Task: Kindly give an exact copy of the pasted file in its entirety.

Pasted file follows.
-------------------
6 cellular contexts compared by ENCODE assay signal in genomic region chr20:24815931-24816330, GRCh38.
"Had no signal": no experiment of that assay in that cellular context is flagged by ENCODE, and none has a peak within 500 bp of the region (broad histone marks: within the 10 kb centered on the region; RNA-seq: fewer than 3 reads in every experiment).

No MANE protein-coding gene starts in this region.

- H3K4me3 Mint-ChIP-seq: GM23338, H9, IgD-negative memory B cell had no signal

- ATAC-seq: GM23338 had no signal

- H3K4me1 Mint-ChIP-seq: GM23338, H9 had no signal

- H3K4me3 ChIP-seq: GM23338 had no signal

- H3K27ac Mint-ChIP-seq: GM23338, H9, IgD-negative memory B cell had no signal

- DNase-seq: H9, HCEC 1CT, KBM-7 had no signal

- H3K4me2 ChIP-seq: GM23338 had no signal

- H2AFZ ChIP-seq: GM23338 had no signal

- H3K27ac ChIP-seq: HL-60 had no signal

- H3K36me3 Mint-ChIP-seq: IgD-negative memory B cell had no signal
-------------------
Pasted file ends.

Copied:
6 cellular contexts compared by ENCODE assay signal in genomic region chr20:24815931-24816330, GRCh38.
"Had no signal": no experiment of that assay in that cellular context is flagged by ENCODE, and none has a peak within 500 bp of the region (broad histone marks: within the 10 kb centered on the region; RNA-seq: fewer than 3 reads in every experiment).

No MANE protein-coding gene starts in this region.

- H3K4me3 Mint-ChIP-seq: GM23338, H9, IgD-negative memory B cell had no signal

- ATAC-seq: GM23338 had no signal

- H3K4me1 Mint-ChIP-seq: GM23338, H9 had no signal

- H3K4me3 ChIP-seq: GM23338 had no signal

- H3K27ac Mint-ChIP-seq: GM23338, H9, IgD-negative memory B cell had no signal

- DNase-seq: H9, HCEC 1CT, KBM-7 had no signal

- H3K4me2 ChIP-seq: GM23338 had no signal

- H2AFZ ChIP-seq: GM23338 had no signal

- H3K27ac ChIP-seq: HL-60 had no signal

- H3K36me3 Mint-ChIP-seq: IgD-negative memory B cell had no signal